The House of Agnes hotel in Canterbury ‘will die slowly’ without eco-pods

The owners of one of Canterbury’s oldest hotels fear it will slowly die and close if it is not allowed to invest in innovative new accommodation.

Trustees are making grim predictions as they attempt to secure a building permit for six eco-pods in the back garden of 16th-century Agnes’ home in St Dunstan’s Street.

Agnes’ house in St Dunstan’s Street, Canterbury

In the proposal, their agents say the Covid crisis has “brought things to a head” for the company, which has been hit hard by a huge business loss.

“If the hotel is not allowed to expand and improve its facilities, at best it will slowly limp and continue to decline until it is no longer financially viable,” they add.

The app is for six freestanding wooden pods for two people each, with private bathroom. They would be connected to water and electricity.

Hotel general manager Sandie de Rougemont says there has been a drastic drop in the number of foreign tourists to Canterbury, who previously accounted for up to 70% of its business.

“We have also lost other business due to events such as university graduation days, and we mainly continue with an increase in the number of visitors on vacation,” she said.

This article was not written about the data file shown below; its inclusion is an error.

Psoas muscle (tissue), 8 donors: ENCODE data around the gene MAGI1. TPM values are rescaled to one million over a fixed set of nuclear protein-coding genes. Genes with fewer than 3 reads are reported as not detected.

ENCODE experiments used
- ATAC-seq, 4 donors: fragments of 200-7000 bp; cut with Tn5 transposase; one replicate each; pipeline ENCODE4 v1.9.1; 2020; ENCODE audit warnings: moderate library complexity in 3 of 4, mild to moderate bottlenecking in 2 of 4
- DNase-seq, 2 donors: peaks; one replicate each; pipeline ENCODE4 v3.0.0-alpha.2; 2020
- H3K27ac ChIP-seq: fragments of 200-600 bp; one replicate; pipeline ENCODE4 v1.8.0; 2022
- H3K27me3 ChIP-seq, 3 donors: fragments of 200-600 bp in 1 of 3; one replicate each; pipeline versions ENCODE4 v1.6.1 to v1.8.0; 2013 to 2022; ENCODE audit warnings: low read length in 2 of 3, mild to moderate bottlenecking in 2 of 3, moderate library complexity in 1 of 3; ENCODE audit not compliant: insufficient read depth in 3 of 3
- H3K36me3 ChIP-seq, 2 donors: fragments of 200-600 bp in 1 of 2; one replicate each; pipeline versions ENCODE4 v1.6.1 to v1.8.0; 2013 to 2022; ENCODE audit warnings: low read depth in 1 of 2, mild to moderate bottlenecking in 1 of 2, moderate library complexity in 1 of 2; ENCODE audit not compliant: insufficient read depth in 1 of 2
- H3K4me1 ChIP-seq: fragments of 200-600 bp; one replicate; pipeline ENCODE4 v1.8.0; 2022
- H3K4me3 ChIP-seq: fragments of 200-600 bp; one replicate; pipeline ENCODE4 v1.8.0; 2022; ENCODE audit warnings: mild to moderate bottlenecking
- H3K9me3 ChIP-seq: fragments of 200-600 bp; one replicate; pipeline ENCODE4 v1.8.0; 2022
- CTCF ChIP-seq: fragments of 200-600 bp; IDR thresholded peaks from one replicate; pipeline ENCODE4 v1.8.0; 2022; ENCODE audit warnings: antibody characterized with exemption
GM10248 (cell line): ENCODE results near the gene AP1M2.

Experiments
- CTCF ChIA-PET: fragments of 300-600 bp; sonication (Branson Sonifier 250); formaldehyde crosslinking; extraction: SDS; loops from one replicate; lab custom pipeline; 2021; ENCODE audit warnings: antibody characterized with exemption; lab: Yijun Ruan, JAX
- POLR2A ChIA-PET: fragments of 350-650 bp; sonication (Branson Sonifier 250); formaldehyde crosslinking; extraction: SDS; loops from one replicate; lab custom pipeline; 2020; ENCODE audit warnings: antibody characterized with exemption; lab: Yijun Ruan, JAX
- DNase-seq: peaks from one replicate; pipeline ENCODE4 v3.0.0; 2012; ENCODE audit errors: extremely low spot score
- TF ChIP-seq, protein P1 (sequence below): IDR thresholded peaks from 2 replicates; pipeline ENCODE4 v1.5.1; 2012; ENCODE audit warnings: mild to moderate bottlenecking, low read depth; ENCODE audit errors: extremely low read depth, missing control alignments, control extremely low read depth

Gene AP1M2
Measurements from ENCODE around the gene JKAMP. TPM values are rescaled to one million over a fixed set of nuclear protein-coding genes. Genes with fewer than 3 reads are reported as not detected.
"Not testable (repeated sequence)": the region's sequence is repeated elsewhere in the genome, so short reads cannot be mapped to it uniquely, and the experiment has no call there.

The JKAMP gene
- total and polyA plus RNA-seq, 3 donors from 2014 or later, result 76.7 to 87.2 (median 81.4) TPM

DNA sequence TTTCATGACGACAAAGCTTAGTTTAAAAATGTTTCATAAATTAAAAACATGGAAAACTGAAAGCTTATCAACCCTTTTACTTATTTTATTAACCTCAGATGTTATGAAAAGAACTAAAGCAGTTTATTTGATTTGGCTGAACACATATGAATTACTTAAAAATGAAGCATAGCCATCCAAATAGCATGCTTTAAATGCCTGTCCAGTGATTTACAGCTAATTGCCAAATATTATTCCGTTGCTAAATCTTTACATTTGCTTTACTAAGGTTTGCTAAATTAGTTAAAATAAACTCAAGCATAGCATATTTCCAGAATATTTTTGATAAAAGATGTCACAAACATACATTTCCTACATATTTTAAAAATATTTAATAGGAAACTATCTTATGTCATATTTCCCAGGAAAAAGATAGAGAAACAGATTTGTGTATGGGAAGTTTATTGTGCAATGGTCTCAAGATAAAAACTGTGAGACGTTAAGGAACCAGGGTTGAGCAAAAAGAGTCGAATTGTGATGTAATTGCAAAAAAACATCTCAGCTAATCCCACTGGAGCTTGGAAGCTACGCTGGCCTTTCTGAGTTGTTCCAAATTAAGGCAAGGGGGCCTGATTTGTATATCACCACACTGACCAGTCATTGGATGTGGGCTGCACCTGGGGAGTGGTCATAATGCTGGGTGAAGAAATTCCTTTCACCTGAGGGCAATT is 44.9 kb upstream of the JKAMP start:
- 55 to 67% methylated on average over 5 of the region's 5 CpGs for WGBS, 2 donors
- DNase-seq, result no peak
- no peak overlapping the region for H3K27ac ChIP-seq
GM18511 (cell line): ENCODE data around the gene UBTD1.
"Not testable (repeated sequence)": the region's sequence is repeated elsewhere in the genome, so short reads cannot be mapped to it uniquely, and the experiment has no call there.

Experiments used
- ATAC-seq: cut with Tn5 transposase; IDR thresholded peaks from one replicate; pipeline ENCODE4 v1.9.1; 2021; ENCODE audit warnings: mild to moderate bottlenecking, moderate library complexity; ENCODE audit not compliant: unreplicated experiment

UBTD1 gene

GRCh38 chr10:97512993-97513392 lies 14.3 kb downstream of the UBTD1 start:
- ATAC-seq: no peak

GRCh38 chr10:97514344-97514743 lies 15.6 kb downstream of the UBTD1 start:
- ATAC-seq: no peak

An artist print showing what the pods might look like
An artist print showing what the pods might look like

The hotel currently has 25 en-suite bedrooms, one cottage bedroom in the main building and eight annex bedrooms in the outbuildings.

But Mme de Rougemont hopes that the eco-pods will constitute an additional attraction for the hotel and make it a “place of destination”.

“We have always taken pride in offering a variety of accommodations, and all of our rooms have different themes,” she said.

“Eco-pods could just help us improve our occupancy rate.

“All we’re trying to do is make the most of our space. “

Maison d'Agnès general manager Sandie de Rougemont
Maison d’Agnès general manager Sandie de Rougemont

Planning officers at the hotel claim that the plans do not involve any structural changes for the Grade II listed building.

They say the eco-pods are an “appropriate extension” of hotel facilities and are in line with council policies on supporting the economy and tourism.

The offer will be decided at a later date.

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